In an interview with Russia's state-owned RIA Novosti news agency, Maduro said he was "willing to sit down for talks with the opposition for the sake of Venezuela's peace and its future," an offer he has repeated often but that the opposition is reluctant to accept. He also accused Trump of ordering a hit on him from Colombia but offered no proof.
The already distressed nation is likely to face even tougher times soon after the U.S. imposed sanctions Monday on Venezuela's state-owned oil company, potentially depriving the Maduro government of $11 billion in export revenues over the next year.
Maduro called the sanctions "criminal" and vowed to challenge the U.S. in court.
Violent street demonstrations erupted last week after Guaido declared during a huge opposition rally in Caracas that he had assumed presidential powers under the constitution and planned to hold fresh elections to end Maduro's "dictatorship."
Under Venezuela's constitution, the head of the National Assembly is empowered to take on the duties of the chief executive under a range of circumstances in which the presidency is vacated. The opposition contends that Maduro's reelection was a sham because, among other things, top opposition candidates were barred from running and that his new second term is therefore illegitimate.
The U.N. human rights office says security forces in Venezuela detained nearly 700 people in just one day of anti-government protests last week — the highest such tally in a single day in the country in at least 20 years — and that more than 40 people were killed.
Maduro's allies blame the opposition for the violence and deny the high death toll as well as reports that minors were among those arrested.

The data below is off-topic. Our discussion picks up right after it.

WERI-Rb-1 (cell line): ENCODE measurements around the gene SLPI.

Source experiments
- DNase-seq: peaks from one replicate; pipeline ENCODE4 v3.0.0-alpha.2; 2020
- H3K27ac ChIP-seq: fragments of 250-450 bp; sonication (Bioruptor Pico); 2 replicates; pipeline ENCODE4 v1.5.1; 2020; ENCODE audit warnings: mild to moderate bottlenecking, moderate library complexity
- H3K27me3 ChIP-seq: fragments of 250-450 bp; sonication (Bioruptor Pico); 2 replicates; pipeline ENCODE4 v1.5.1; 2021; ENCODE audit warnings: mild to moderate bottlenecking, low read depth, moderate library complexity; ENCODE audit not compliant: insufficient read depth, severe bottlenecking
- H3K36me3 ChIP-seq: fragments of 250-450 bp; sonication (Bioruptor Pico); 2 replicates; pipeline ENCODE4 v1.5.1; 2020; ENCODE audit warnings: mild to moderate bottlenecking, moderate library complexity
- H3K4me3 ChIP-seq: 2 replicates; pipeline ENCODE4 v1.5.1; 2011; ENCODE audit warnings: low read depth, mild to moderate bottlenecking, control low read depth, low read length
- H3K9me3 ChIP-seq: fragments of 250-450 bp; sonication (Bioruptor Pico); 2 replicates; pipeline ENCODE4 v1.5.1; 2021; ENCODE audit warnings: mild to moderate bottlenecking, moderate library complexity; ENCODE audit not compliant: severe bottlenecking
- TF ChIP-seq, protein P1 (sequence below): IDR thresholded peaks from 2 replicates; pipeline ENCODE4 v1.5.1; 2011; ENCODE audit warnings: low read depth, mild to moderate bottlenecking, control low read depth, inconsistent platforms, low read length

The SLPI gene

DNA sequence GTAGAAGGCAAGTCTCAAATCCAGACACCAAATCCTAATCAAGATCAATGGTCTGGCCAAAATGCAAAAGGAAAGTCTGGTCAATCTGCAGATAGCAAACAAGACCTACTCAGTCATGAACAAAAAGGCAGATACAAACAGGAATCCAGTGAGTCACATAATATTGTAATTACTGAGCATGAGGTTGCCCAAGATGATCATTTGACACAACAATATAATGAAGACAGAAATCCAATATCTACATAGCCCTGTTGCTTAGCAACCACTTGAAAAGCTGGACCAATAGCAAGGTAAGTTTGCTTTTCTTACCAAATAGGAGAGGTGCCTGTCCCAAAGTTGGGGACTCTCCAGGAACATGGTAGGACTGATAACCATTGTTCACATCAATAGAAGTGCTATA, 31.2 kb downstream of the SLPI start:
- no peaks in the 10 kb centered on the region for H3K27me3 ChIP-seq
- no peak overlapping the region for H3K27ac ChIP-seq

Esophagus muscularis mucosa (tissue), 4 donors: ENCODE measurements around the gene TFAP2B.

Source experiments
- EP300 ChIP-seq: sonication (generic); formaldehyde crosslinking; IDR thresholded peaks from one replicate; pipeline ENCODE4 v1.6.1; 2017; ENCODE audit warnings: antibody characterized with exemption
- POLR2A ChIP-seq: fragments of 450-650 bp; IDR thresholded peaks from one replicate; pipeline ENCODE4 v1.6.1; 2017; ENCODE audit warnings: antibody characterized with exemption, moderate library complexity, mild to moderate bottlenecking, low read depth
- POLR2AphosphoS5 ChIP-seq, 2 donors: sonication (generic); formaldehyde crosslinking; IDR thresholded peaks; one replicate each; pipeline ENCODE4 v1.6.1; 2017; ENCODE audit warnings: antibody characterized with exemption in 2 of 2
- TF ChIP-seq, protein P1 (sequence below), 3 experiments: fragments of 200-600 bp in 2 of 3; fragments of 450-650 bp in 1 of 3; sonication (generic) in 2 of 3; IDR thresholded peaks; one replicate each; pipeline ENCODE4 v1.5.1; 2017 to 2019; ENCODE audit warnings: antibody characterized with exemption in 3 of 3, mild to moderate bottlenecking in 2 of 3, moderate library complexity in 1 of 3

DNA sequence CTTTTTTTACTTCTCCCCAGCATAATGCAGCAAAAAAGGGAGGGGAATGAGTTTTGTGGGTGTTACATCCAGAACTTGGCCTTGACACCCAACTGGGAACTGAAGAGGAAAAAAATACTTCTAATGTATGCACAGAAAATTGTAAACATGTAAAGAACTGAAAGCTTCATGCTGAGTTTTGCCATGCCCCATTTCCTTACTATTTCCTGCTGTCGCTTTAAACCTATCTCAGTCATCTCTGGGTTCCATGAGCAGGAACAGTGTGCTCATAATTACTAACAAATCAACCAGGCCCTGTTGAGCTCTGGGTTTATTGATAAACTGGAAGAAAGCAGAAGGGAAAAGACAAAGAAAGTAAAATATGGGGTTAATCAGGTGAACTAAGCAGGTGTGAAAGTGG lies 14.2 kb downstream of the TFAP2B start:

Guaido called on Venezuelans to take to the streets Wednesday holding signs stating "your reasons for fighting" and urging the armed forces to join them.
"I want a free Venezuela," several protesters in the Chacao district of the capital wrote on their signs as passing cars and trucks honked their horns in support. Others chanted, "Maduro is a delinquent, not a president!"
A row of National Guardsmen blocked off one street in Caracas to stop protesters from going through but there weren't any reports of violent confrontations as happened last week.
The walkout drew a cross-section of Venezuelan society ranging from professionals to blue-collar workers, though participation appeared to be lower in some of the poorer enclaves that are traditional government strongholds.
A few of demonstrators from the Catia neighborhood, where protesters set barricades on fire last week, said they didn't feel safe protesting there and joined the walkout from wealthier districts instead.
Among the protesters was Dr. Hugo Rosillo, who stood outside a children's hospital just blocks from Maduro's presidential palace. He said he and others were fed up with not being able to treat their patients facing life-threatening illnesses like cancer because of shortages of medical supplies.
The hospital has turned into just "a storeroom for cadavers," he said.
Armario reported from Bogota, Colombia. Associated Press writers Fabiola Sanchez and Manuel Rueda in Caracas contributed to this report.